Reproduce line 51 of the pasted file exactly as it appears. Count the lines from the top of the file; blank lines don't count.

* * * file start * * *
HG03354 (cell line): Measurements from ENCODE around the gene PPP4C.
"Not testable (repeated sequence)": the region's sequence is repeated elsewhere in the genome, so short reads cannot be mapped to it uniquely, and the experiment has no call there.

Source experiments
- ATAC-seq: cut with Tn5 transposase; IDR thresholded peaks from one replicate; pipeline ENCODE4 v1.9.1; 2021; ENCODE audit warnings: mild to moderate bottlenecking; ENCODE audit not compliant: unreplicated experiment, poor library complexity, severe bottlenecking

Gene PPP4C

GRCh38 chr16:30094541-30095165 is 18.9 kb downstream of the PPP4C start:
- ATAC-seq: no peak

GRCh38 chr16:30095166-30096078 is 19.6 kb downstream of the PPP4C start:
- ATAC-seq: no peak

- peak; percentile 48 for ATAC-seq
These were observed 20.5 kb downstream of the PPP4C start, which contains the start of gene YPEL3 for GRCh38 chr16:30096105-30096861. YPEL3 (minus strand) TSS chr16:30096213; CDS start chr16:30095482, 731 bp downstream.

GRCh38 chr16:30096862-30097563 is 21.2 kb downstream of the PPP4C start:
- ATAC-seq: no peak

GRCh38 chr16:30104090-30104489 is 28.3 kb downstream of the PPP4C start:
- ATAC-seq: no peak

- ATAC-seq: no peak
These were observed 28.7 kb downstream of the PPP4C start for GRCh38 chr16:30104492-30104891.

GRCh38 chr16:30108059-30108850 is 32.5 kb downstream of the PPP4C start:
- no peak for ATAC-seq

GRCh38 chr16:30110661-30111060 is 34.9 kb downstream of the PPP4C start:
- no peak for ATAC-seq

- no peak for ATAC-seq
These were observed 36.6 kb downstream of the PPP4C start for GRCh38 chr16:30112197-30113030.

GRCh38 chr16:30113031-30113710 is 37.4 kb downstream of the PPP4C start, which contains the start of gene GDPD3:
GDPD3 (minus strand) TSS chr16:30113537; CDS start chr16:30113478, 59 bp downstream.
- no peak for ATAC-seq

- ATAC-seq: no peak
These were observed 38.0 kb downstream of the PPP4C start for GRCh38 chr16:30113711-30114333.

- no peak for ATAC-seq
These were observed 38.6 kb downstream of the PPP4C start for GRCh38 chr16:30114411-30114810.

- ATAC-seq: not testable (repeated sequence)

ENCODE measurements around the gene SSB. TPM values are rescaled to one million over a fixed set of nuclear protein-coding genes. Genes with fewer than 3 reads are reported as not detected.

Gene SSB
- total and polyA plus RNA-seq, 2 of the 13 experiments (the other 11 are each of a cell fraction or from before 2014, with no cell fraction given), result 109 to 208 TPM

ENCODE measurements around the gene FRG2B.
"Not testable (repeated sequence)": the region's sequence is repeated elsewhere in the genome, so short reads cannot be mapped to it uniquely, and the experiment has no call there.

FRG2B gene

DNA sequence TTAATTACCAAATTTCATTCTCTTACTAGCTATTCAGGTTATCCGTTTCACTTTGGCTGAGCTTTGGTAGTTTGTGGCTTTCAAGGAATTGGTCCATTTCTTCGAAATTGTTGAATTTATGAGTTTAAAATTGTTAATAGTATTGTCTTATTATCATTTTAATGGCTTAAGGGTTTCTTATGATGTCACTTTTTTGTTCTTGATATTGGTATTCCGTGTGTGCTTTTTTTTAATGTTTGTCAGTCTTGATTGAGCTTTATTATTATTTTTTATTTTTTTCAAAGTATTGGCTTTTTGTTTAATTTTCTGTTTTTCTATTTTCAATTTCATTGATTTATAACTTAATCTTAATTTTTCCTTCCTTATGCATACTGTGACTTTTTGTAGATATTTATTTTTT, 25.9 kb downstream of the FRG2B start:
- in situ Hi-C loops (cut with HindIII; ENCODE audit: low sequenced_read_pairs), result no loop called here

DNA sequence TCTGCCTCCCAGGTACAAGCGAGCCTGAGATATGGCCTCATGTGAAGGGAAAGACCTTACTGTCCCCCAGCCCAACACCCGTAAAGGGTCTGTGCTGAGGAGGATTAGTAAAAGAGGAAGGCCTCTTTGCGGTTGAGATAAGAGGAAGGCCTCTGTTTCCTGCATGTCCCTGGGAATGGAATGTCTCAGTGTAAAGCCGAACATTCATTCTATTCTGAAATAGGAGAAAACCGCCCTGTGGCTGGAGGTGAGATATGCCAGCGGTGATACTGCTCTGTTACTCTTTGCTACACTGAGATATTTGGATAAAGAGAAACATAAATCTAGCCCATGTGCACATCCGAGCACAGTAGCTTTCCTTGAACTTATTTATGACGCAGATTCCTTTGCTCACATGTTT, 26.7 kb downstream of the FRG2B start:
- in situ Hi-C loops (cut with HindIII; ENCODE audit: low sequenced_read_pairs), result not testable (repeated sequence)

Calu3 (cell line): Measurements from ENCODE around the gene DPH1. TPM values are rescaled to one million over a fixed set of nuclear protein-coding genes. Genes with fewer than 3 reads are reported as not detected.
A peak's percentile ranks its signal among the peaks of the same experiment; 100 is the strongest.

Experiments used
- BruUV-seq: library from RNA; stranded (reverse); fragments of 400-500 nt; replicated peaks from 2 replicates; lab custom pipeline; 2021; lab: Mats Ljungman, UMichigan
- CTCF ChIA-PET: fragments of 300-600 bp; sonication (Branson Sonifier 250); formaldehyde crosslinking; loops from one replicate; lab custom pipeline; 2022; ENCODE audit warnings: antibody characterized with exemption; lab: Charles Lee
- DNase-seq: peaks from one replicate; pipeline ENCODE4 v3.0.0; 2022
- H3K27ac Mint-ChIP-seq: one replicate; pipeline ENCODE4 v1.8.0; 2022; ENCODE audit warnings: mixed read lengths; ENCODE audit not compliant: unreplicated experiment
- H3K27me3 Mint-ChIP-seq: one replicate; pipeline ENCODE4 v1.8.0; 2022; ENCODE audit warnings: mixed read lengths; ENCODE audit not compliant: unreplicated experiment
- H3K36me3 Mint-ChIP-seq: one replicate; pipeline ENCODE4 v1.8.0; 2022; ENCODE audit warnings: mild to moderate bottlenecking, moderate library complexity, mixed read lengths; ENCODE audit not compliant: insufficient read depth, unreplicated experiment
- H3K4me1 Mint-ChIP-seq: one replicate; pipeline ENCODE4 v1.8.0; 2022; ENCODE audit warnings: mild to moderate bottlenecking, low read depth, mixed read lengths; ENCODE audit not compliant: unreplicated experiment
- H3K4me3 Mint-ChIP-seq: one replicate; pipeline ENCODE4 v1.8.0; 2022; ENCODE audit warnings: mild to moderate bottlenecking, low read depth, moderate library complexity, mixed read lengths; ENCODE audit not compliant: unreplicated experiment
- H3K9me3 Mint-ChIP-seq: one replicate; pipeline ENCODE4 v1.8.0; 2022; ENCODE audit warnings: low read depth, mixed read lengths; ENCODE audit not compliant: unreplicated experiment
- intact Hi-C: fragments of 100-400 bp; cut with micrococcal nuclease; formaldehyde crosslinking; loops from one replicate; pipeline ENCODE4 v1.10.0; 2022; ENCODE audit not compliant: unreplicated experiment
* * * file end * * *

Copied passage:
- H3K4me1 Mint-ChIP-seq: one replicate; pipeline ENCODE4 v1.8.0; 2022; ENCODE audit warnings: mild to moderate bottlenecking, low read depth, mixed read lengths; ENCODE audit not compliant: unreplicated experiment